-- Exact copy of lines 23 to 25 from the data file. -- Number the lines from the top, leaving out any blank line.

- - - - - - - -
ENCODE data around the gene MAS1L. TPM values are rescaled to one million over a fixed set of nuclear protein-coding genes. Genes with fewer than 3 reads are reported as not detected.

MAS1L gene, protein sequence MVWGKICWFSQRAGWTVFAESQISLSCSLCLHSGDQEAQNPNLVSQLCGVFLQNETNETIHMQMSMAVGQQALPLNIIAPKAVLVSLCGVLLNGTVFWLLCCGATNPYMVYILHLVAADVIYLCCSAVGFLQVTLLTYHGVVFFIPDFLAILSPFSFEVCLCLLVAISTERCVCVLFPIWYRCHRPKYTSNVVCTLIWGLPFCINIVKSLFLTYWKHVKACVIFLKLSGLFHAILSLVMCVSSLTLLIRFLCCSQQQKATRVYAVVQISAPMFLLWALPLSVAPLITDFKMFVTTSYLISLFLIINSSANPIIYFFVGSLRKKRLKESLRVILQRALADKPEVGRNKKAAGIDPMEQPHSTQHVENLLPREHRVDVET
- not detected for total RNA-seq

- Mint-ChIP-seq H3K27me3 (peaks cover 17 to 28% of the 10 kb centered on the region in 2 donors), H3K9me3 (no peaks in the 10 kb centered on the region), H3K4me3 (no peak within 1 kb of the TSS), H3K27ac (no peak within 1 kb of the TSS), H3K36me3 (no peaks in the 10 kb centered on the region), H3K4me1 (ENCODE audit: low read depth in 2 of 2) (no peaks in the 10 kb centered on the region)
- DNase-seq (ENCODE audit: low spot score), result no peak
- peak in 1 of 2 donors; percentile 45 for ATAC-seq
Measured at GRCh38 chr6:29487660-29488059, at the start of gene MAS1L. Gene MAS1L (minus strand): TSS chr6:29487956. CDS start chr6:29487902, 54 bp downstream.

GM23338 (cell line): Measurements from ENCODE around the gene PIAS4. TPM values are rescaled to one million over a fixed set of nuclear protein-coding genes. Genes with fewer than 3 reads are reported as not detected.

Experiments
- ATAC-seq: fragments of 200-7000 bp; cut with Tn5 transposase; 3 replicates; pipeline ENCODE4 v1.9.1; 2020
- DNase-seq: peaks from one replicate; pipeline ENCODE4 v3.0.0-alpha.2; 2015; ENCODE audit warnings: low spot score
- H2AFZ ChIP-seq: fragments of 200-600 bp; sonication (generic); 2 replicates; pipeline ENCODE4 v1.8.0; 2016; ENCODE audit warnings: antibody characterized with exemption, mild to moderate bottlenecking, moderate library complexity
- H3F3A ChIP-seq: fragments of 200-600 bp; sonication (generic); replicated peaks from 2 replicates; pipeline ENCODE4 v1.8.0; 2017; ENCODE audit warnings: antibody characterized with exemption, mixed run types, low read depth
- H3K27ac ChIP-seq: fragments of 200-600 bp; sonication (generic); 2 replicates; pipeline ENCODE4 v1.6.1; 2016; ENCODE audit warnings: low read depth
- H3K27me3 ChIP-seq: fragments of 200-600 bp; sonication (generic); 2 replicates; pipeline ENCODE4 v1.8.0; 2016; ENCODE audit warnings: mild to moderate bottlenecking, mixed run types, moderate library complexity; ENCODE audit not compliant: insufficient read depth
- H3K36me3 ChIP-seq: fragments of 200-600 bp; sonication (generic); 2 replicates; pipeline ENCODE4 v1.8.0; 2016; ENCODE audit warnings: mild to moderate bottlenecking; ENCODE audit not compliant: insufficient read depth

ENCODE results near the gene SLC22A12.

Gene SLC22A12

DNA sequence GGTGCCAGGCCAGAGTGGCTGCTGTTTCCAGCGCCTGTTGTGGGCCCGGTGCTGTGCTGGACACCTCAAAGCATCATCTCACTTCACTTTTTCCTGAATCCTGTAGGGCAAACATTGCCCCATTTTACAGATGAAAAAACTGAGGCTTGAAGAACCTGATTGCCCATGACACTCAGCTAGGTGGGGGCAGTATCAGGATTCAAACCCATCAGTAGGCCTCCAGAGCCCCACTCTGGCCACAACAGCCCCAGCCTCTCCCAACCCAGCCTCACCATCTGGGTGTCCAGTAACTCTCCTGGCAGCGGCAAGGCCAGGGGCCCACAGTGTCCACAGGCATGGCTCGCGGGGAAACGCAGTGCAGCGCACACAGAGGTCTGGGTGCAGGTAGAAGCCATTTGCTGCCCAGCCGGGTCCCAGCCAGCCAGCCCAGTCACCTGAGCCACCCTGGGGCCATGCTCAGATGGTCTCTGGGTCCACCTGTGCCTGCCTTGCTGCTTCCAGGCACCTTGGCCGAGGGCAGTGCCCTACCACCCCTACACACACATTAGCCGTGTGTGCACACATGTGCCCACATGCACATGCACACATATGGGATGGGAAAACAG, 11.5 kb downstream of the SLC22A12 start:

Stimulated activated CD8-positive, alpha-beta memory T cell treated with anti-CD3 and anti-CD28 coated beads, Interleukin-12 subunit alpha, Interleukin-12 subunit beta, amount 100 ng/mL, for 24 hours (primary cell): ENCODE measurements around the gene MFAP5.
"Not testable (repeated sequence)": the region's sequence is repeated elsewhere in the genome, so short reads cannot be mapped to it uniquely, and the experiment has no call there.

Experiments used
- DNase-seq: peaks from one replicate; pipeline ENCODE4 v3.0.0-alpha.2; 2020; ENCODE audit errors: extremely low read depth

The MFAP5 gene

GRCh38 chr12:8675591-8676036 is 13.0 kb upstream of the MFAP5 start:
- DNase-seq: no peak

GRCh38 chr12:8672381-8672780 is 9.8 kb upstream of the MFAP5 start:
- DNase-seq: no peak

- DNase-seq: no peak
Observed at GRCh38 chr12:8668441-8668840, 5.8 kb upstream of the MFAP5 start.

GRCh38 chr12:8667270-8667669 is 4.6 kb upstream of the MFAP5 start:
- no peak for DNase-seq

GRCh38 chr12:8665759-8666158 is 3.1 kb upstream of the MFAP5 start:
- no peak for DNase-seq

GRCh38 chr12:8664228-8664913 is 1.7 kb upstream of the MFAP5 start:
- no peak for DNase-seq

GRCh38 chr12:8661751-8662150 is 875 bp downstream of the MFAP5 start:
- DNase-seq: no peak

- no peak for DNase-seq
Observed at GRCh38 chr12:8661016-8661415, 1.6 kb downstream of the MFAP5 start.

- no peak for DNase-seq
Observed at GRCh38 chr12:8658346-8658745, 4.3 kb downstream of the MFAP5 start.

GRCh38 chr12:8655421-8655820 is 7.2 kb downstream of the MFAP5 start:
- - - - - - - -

- DNase-seq: peaks from one replicate; pipeline ENCODE4 v3.0.0-alpha.2; 2020; ENCODE audit errors: extremely low read depth

The MFAP5 gene

GRCh38 chr12:8675591-8676036 is 13.0 kb upstream of the MFAP5 start: